Many Jewish exegetes see these stories you mention as allegorical details. While there might have been genuine historical basis for what was written, the point for these interpreters is how and why the composition is presented.
The detail that the Egyptians were "stripped" by the exiting slaves is a cultural detail, shared not only by the Jews, but their neighbors in Egypt and Ur. The items represent the "spoils of war." The cultures from that area would take the riches of the conquered, which these had usually dedicated to their own gods, to show defeat over not only the conquered nations but also its deities. Note that it is from these items that the tabernacle and its utensils are later built, but previous attempts to use them to make a golden calf get rebuked. This is a symbol that these were not meant to be spoils for the Israelites as much as spoils for God who "defeated" the Egyptians. They are "God's spoils of war" and not those of Israel. Whether the Israelites historically took such things from their taskmasters is not as important as how they are used in the morality plays that follow.
And as for the Ten Commandments: note that the version followed by the Israelites as God's Word is not the version inscribed by God but the second pair inscribed by the "hand of Moses," a human being.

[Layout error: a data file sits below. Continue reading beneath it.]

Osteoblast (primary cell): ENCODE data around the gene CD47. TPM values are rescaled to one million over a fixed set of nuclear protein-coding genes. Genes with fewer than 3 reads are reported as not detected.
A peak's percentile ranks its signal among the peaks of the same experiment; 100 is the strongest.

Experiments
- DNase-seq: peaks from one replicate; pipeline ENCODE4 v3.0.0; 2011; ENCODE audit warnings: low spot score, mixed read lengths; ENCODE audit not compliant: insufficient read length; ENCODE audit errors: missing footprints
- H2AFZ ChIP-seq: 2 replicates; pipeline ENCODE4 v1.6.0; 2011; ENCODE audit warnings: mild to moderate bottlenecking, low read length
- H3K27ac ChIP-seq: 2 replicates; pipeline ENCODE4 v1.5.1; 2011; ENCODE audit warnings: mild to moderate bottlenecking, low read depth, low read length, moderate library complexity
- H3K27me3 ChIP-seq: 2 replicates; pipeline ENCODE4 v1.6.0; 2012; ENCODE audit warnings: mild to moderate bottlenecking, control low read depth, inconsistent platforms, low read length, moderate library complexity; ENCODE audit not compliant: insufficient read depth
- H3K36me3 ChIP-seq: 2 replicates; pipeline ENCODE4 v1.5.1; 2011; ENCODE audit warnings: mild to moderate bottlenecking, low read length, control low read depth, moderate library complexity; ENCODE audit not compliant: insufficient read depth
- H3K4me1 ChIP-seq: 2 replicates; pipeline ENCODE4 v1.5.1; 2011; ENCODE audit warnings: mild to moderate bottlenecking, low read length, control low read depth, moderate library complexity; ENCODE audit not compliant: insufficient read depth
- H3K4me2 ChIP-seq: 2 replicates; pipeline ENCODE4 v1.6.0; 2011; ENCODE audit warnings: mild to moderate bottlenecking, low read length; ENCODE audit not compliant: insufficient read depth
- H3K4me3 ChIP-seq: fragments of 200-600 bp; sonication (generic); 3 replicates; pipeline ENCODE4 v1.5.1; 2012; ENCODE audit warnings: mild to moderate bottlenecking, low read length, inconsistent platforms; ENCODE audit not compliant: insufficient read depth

Again this is also an allegorical morality play, regardless of its historical validity. The lesson is that God uses humans to transmit his laws, that without tempering divine revelation with human hands and interpretation the result would have been slavery again but this time to divine standards. Blindly following divine revelation without adjusting it for humanity is not God's intention as God's commands must also be fitted to the current needs of humans.
Granted these ideas may seem shocking to some so used to Watchtower interpretation. I had a lengthy argument with several Fundamentalist Christians who felt it was wrong for Jews to view their own written texts this way, that unless these were viewed as historically correct details the Jewish exegesis was false, even audacious. "Who do those Jews think they are to be interpreting the Bible that way?" one even said to me. But for whatever it's worth, it is one approach that Jews find popular to build their theology upon, though it is not meant to be exhaustive or the only possibility, nor does it claim there are not problems with the text it interprets.
It should be noted that my posting this information in no way should be construed as any personal investment in it or representative of my personal convictions. The above is merely a posting of generalities of exegetical approaches taken from several Jewish sources which were not created by me and I don't necessarily subscribe to any of them personally,